Alert today – Alive tomorrow


Safety is not automatic,
think about it

Automobile Safety

Details About Car Safety Tips

Driving a car becomes so automatic after a while, it’s easy to let safety fall through the cracks. However, even if you’ve never been in an accident before, you shouldn’t lull yourself into a false sense of security, failing to carry out basic safety precautions that could save your life, or those of your passengers. These car safety tips may lower your chance of getting into an accident and allow you to handle small emergencies such as a flat tire.

1. Wear your seat belt properly.

The National Highway Traffic Safety Administration estimates that 15,000 lives are saved every year because drivers and passengers are wearing seat belts when they get into an accident. Seat belts keep the vehicle’s occupants in the vehicle in a collision, restrain the strongest parts of the body, spread out the force from the collision, protect the brain and spinal cord and help the body slow down after impact, reducing injuries. In order for a seat belt to work, however, it must be worn properly. Make certain that the shoulder belt rests across your chest and shoulders never across your neck. Don’t put the seat belt under your arms or behind your back. The lap belt should fit snugly over the hips. Seat belt extenders can be bought for larger-sized passengers and drivers that maintain safety while increasing comfort.

2. Make sure that car seats and boosters are properly installed.

Children and babies need special protection in the car to prevent serious injuries and fatalities in The N.H.T.S.A. recommends that children be firmly buckled into a car seat that’s appropriate for the child’s age, height and weight. From birth to 12 months, infants should always ride in a rear-facing car seat; children aged 1-3 years must remain rear-facing until they reach the top height or weight limit permitted by car seat manufacturers. From ages 4-7 years, children should be strapped to a forward-facing vehicle seat with a harness until they outgrow it, and then move up to a booster seat until they are grown enough to safely use an adult seat belt. Keep kids in the backseat at least through age 12. Always consult with the car seat manufacturer’s instructions to install a car seat, or even better, have it properly installed at your local fire station. You can discover additional child car seat inspection stations in the N.H.T.S.A. site.

3. Never text while driving.

How dangerous is it to be diverted by the action of writing, reading or sending text messages while behind the wheel? Car and Driver Magazine ran a test that assessed drivers’ reaction times to brake lights while attempting to text on their cell phones and compared them to those of driving with a blood alcohol level of 0.08 percent, the legal driving limit. Driving 70 mph in a straight line, it took an unimpaired driver .54 seconds to brake while a legally drunk driver had an additional four feet. However, if the driver was sending a text, an additional 70 feet were needed to come to a stop. Another study found that texting while driving was the possible cause of over 16,000 road fatalities between 2002 and 2007.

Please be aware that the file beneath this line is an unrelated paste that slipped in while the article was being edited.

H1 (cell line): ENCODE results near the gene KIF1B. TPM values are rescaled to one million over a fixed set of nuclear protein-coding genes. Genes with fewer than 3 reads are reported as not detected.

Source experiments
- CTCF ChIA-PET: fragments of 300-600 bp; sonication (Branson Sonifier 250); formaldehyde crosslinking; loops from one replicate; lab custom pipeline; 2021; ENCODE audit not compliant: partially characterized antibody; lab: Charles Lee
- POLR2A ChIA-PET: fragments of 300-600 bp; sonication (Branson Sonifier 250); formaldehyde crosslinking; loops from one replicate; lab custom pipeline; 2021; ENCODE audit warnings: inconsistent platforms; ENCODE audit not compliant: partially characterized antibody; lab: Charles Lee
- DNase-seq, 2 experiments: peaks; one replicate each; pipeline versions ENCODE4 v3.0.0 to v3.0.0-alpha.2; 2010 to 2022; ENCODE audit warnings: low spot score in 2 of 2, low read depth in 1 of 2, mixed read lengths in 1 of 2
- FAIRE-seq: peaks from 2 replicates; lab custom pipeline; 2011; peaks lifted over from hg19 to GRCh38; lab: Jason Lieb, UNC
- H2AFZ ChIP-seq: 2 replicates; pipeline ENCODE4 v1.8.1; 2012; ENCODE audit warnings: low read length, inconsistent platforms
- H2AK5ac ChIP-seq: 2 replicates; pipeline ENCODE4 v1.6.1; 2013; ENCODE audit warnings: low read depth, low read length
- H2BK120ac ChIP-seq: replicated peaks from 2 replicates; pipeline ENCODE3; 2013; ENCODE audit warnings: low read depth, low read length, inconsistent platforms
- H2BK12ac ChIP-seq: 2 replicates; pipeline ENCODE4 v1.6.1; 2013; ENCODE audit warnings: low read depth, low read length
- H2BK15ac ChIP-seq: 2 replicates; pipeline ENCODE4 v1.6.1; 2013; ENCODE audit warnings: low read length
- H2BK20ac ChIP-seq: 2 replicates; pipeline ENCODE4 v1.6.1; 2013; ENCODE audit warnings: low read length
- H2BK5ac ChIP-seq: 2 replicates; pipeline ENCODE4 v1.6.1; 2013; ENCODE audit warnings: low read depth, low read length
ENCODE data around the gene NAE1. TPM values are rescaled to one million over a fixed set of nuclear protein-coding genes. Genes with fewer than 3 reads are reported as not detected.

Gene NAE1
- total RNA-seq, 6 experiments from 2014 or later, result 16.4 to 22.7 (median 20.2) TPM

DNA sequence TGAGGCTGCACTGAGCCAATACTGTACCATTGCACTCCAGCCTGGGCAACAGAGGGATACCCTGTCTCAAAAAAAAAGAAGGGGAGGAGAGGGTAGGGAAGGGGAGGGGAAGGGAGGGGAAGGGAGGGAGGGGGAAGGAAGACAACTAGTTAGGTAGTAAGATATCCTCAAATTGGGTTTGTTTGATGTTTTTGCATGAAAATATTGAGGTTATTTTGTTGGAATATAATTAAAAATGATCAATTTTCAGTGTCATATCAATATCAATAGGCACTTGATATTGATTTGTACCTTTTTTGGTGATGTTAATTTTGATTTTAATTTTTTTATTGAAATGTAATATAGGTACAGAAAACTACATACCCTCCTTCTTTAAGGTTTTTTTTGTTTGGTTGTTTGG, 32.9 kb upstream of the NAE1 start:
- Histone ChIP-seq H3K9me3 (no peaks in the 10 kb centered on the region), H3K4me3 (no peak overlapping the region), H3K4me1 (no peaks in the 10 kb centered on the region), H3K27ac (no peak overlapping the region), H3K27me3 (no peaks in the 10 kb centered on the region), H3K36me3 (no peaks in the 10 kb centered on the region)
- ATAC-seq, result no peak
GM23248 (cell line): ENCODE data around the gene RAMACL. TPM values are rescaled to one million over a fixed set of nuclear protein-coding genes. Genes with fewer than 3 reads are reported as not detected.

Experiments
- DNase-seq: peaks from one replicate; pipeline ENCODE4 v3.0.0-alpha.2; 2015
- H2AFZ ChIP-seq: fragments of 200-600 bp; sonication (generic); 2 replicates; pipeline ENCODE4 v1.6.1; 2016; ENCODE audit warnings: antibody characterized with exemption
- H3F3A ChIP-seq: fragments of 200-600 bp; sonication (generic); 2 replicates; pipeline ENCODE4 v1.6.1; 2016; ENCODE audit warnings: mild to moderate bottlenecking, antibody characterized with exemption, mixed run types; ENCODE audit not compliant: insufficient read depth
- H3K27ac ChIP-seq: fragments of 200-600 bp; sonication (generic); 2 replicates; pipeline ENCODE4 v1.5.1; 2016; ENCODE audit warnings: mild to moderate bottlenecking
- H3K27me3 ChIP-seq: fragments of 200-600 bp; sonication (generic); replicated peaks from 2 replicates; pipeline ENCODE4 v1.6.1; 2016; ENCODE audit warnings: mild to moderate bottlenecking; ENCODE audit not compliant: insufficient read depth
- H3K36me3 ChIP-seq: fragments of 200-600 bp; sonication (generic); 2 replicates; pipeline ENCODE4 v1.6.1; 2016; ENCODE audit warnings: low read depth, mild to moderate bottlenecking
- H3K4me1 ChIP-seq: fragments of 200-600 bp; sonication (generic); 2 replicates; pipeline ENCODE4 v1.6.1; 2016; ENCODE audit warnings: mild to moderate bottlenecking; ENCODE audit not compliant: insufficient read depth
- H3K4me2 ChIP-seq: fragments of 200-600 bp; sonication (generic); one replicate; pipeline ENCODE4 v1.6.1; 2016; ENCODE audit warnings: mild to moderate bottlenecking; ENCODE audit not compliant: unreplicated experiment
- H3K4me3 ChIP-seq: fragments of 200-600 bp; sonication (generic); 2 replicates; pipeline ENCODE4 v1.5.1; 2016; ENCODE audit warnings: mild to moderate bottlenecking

4. Do not try to multitask.

put down the food, makeup and other distractions while driving. While text messages have a dramatic effect on a driver’s ability to stay safe on the street, other distractions take their toll as well. Talking on a cell phone, eating, use of in-vehicle technologies such as navigation systems and other visual, manual and cognitive distractions take the driver’s eyes, hands and attention from the task of driving. Attempt to perform activities like placing your vehicle’s path, picking music and making cell phone calls before you start to drive, and pull over to manage distractions like fights involving children.

5. Be conscious of pedestrians.

bicyclists and motorcyclists. Roads are not just for four-wheeled motor vehicles; even in remote rural areas, there may be pedestrians and bicyclists that are not visible to motorists until they get too close. Always keep safe speeds and take extra caution when moving around blind curves or over hills. Be watchful for pedestrians crossing the street at intersections, especially when turning right, and give cyclists at least half a car’s width when passing. Because motorcycles don’t have seatbelts, it’s all too simple for motorcycle drivers and passengers to be severely injured or killed in a crash. Motorcycle drivers should avoid the blind spots of trucks and be extra cautious of other vehicles on the road. Of course, helmets are a necessity for motorcycle drivers and passengers. Drivers of other vehicles should never pass a motorcycle too close, as a blast of air from the car can cause a motorcycle to shed stability.

6. Pack a climate-appropriate emergency kit.

Roadside emergencies can occur at any moment, and motorists should be prepared with supplies that can assist in getting help, making minor repairs and signaling your vehicle’s presence to other drivers. Consumer Reports recommends a basic kit containing a cell phone, first-aid kit, fire extinguisher, hazard triangle, tire gauge, jack and lug wrench, foam tire sealant or plug kit, spare fuses, jumper cables, flashlight, gloves, rags, pencil and paper, disposable flash camera, $20 in small bills and change and an auto-club or roadside assistance card.

You might also want to think about extra clothing, water, and non-perishable emergency food. In cold, snowy conditions, a windshield scraper, tire chains, and tow strap, blanket, chemical hand warmers, small folding shovel and a bag of cat litter (for traction on slick surfaces) can be convenient. You can buy pre-assembled roadside safety kits and augment them with things that meet your requirements.